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Briefly Noted: Rousset's Artful Fugue

available at Amazon
Bach, Die Kunst der Fuge
, Christophe Rousset
(released on January 12, 2024)
Aparté AP313D | 83'02"
Christophe Rousset waited until he was nearly 60 years old to record J.S. Bach's Die Kunst der Fuge for the first time. Captured at the Hôtel de l’Industrie in Paris toward the end of the pandemic year (November 29 to December 2, 2020), this new disc quickly rises to the top of the list of recordings on harpsichord, which actually are not that numerous. It is certainly in the running with Gustav Leonhardt's two recordings, as well as the exhaustively complete version by Davitt Moroney. Both of those were made decades ago. Rousset plays on a German harpsichord made by an anonymous craftsman, now in an unnamed private collection. The sound is close and warm, showing off the musician's smooth, connected touch and his patient unwinding of the piece's contrapuntal complexities, at often introspective, leisurely tempi.

Rousset has chosen not to record the incomplete "Fuga a tre soggetti" added as Contrapunctus XIV to the 1751 edition of the work, the version edited by and possibly added to by Bach's sons. (Leonhardt also left this final piece of the posthumous edition unrecorded, while Moroney composed his own completion of it.) A brilliant booklet essay by Gaëtan Naulleau, a musicologist at the University of Tours and formerly a recording reviewer and editor at Diapason, explains the thinking behind rejecting this late addition to the score. After playing Contrapunctus I to XIII in order, Rousset concludes with the four canons, leaving Canon I to the very end.

After treating Contrapunctus XIV as spurious, it seemed a little odd to include the two-harpischord arrangement of Contrapunctus XIII, a version also included only in the 1751 edition published after the elder Bach's death. The younger Belgian harpsichordist Korneel Bernolet takes the second part in this piece, a gesture recalling the younger Rousset's doing the same with his older colleague, Christopher Hogwood, many years ago: a sense of in turn handing on a tradition is poignant as Rousset himself moves closer to retirement. (Bernolet has assisted Rousset, as both conductor and harpsichordist with his ensemble Les Talens Lyriques, since 2014.) Both Contrapunctus XII and XIII are mirror fugues, meaning that the original notation of the fugue and its mirror notation, with all the parts inverted, both adhere to all the rules of counterpoint. Rousset and Bernolet play both rectus and inversus versions of both pieces, presumably adding their own arrangement of Contrapunctus XII for two harpsichords.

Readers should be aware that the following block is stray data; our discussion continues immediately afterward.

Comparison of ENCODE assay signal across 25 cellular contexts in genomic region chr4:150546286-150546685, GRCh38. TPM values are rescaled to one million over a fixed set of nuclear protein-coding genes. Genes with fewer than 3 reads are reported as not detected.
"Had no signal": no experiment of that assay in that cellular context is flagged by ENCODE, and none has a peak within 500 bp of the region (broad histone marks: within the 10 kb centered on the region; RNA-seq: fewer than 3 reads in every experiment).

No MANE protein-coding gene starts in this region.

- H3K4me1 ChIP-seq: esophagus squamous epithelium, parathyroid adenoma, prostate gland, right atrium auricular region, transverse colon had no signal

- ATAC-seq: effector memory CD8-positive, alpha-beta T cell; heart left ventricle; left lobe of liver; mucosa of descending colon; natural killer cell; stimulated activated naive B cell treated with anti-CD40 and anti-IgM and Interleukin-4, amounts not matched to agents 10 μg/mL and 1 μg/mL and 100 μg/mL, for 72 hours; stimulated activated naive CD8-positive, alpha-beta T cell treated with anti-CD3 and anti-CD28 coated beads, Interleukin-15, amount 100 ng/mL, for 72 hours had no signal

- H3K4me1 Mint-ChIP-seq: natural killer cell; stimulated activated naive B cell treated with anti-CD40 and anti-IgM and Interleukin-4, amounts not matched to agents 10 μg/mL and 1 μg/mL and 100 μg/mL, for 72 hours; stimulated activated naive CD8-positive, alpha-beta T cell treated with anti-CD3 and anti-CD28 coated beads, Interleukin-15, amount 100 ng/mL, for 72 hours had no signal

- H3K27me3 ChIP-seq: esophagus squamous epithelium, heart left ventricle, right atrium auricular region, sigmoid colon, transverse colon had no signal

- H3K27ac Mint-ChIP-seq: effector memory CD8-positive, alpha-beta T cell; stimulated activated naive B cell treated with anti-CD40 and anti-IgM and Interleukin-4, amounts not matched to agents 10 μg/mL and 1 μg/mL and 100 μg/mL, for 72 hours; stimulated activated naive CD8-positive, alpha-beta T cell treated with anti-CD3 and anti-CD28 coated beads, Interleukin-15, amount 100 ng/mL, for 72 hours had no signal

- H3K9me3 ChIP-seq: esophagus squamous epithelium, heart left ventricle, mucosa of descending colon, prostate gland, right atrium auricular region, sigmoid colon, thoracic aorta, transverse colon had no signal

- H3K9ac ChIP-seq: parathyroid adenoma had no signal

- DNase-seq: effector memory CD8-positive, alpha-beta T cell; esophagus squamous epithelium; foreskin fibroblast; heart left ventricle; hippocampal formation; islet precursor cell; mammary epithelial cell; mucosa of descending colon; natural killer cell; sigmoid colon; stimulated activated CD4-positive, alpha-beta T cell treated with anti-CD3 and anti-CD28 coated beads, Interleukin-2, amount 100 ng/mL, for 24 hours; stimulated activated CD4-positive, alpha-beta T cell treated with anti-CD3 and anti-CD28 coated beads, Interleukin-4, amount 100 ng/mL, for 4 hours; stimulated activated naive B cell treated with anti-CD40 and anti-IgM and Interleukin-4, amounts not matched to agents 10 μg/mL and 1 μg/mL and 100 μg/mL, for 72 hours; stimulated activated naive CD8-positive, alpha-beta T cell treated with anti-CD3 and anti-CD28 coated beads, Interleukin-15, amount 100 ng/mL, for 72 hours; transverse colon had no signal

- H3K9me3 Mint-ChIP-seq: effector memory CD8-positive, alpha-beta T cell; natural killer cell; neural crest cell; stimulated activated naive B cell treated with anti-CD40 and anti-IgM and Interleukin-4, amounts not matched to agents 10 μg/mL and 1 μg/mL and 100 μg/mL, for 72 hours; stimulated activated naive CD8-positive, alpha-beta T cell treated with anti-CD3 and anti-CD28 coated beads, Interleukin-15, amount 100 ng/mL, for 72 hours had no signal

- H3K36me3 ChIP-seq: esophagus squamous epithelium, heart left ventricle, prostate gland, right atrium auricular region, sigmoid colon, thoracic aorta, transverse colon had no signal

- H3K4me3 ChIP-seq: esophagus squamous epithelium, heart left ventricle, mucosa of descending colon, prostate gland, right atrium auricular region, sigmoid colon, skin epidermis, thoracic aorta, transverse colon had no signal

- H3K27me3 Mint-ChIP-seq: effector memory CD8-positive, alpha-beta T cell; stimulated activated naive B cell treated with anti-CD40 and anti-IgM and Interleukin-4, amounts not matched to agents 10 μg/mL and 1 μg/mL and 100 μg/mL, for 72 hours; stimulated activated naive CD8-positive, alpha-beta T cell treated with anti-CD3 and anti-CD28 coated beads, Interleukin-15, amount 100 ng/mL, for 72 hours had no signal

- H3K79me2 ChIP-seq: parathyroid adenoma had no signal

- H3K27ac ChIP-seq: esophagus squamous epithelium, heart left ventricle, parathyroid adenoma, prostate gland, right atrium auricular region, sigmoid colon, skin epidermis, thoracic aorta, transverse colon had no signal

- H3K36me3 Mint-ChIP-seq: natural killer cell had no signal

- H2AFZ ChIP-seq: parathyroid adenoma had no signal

Naulleau, in his essay, notes an interesting possibility, that Bach's title for this dense work, The Art of Fugue, could be seen as a clapback aimed at an anonymously penned article lamenting that Bach had obscured his musical genious by an "Allzu-grosse Kunst" (all-too-great art). Indeed, for most listeners, the unrelenting contrapuntal density of the work can be stultifying if listened to in a single go. "One person, however, can follow the work from beginning to end without exhausting himself," he writes, "thanks to his profession, his training and the support of the score: the performer. For the pianist and musicologist Charles Rosen, The Art of Fugue is 'above all, a work to be played for oneself, to be felt under one's fingers as much as listened to'." One is only too happy to accompany Rousset as he goes on that journey.

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jfl said...

As much as I remember finding the austerity of the work "difficult", in my earlier Bach-days, I've since come to love it and embrace it, entirely... as pure joy. It's exactly what I love Bach for, so much. A celestial pulse bringing me in touch with my ternity (vulgo: finiteness).

Charles T. Downey said...